INDIANAPOLIS, Ind. -- Lewis Hamilton is as surprised as anybody by
his sensational start in Formula One.
The 22-year-old Englishman fought off a couple of challenges
from Mercedes McLaren teammate and two-time world champion Fernando
Alonso on Sunday to win the U.S. Grand Prix, the second straight
victory for the first black driver in F1's 61-year history.
"Coming into the season, being realistic, I never expected
anything like this, but I hoped to do well,'' Hamilton said. "I
hoped maybe I'd get a podium at some point. This is just insane.''
This latest win, coming on the heels of his inaugural F1 victory
a week earlier in the Canadian Grand Prix, gave Hamilton his
seventh top-three finish in as many starts -- one of his numerous
unprecedented feats for a rookie.
Another is his lead in the points.
After being tied for the top with his teammate, Hamilton took an
eight-point lead in the standings with his win in Montreal and will
now carry a 10-point margin over Alonso into the French Grand Prix
in two weeks.
The two finished 1-2 for the third time this season, but this
time the order was reversed from Malaysia in April and last month's
race at Monaco.
Hamilton started from the pole for the second straight race and
Alonso tried hard to pass his less experienced teammate at the
start. He darted to the outside and pulled nearly alongside
Hamilton for a moment, then backed off and dived to the inside as
the leaders squirted through the first two narrow turns, a sharp
right-hander and then a left-hander.
"I think the start was the key point of the race because after
that, whatever, you were second and we finish second in the race,''
Hamilton managed to stay in front and was able to continue to
fend off pressure from the hard-charging Spaniard to the end of the
73-lap event on Indy's 2.605-mile road circuit.
Alonso almost wrested the lead from Hamilton as they began lap
39. He had been dogging the back of his teammate's silver and red
McLaren for several laps and pulled alongside on the main
straightaway but was unable to complete the pass as they drove into
the first turn.
The outcome of the race remained in question until Alonso locked
up his brakes on lap 47 and drove through the grass, allowing
Hamilton to pull out to a 2.5-second lead. Hamilton drove on to the
win without further challenge, finishing 1.5 seconds -- nearly half
the main straight -- ahead of Alonso.
"To follow that close is not easy,'' Alonso said. "I did have
my chance [at the end of lap 38], but it was not possible. I could
get close to him but not overtake. He made no mistakes.''
Asked about his teammate's attempt to pass at the midway point,
Hamilton said, "I was very nervous about that. I saw him coming.
But I made sure I made one move [to block], which is all you're
allowed, and made it stick.
"So it was very, very tough, but he fought very well, very
professional. At the end, I managed to pull a gap and ... I was
able to maintain that gap and control the rest of the race.''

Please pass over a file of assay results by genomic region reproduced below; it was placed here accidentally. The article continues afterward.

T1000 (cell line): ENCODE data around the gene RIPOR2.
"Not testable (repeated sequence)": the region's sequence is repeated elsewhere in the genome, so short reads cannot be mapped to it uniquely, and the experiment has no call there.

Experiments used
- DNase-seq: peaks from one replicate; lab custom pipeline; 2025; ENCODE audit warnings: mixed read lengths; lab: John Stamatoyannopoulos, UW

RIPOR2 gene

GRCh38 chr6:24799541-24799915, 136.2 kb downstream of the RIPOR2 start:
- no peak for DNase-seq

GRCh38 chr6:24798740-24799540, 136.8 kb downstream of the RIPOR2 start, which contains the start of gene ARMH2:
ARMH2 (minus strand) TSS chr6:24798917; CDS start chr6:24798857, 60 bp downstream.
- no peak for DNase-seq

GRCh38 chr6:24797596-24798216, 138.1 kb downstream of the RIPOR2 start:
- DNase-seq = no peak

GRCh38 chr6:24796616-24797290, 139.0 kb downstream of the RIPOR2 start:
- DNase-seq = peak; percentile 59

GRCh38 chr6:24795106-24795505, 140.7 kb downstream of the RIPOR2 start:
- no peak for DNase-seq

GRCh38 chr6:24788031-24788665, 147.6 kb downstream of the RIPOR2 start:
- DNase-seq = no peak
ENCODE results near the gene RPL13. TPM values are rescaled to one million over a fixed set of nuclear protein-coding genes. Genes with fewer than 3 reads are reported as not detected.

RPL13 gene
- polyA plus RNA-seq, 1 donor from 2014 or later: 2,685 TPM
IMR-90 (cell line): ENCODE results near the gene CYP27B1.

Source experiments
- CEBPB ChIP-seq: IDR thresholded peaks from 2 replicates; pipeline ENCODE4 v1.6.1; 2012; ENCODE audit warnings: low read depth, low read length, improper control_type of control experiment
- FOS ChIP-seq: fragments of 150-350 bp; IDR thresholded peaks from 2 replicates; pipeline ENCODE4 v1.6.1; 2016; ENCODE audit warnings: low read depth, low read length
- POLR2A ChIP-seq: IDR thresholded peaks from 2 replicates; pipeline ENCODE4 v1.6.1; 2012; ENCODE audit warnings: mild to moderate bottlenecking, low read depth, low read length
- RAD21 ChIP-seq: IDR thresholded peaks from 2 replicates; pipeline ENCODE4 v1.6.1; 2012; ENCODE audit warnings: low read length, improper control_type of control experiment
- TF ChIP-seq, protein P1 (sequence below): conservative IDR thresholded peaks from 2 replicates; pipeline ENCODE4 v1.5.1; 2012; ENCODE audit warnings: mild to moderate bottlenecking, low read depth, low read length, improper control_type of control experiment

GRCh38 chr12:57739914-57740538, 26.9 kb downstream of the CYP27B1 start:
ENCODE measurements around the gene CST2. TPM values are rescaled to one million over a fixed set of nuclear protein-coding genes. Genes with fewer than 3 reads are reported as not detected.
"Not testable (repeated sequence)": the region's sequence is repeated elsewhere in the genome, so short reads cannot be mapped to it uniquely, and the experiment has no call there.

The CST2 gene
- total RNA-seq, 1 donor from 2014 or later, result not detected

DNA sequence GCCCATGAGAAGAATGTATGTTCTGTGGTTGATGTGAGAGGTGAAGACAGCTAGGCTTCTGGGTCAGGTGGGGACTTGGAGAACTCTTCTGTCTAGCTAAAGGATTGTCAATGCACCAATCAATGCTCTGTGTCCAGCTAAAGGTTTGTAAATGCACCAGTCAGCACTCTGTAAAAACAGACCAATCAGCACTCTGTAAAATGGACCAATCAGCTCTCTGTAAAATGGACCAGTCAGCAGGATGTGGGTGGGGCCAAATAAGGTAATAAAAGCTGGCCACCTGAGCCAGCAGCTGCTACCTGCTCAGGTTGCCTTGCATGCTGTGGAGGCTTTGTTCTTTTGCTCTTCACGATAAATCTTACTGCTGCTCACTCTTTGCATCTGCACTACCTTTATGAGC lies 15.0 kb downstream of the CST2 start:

Unlike Canada, where Hamilton had to have perfect restarts to
maintain his lead after each of the five full-course caution flags,
Sunday's race was very clean, with the safety car remaining behind
the pit wall all day.
Even so, it wasn't as easy as it looked.
"They came across the radio and said '15 laps' and I was like,
'Yeah!' And the 15 laps just seemed a lifetime, especially when
you're out in the lead, trying to maintain it, not to push too hard
and not to damage the car. But I was able to do it and, as I said,
[it was] just very, very emotional.''
Reports earlier in the week that Alonso thought his new teammate
was being given preference by the British-based McLaren team were
allayed by the warm hug they gave each other when they reached the
The two then turned to the cheering crowd with arms over each
other's shoulders, smiling widely.
"We're very, very close on the track and I think we are getting
closer and closer off track,'' Hamilton said. "And our respect for
each other I think is growing and it's great. We're really happy
for the team. But, once again, I'm just proud and honored to be
sitting next to him as I've always looked up to him for the last
Ferrari had won six of the previous seven F1 races at Indy, five
of them by now-retired Michael Schumacher. But, this time, the
McLarens were just too strong.
The Ferraris of 2006 Indy runner-up Felipe Massa and Raikkonen,
who replaced Schumacher, battled each other most of the day before
finishing third and fourth, respectively, with Renault rookie
Heikki Kovalainen fifth, followed by Toyota's Jarno Trulli and Red
Bull's Mark Webber.
"It was difficult to fight the McLarens with their consistency
and their pace,'' said Massa, sounding somewhat frustrated. "We're
going to work a lot the next two weeks to improve the car. The
championship is not so close, but we need to keep fighting.''
BMW Sauber's Sebastian Vettel, a 19-year-old rookie filling in
for Robert Kubica and making his first F1 start, finished eighth,
earning the final point. Kubica missed the race after sustaining a
concussion and a sprained ankle in a spectacular crash in Canada.
Fifteen of the 22 cars were running at the finish.
Honda's Rubens Barrichello, a former USGP winner when he was
with Ferrari, didn't make it past the start, colliding with
Toyota's Ralf Schumacher and Red Bull's David Coulthard as they
fought for position near the back of the grid on the start. All
three were out before completing a lap.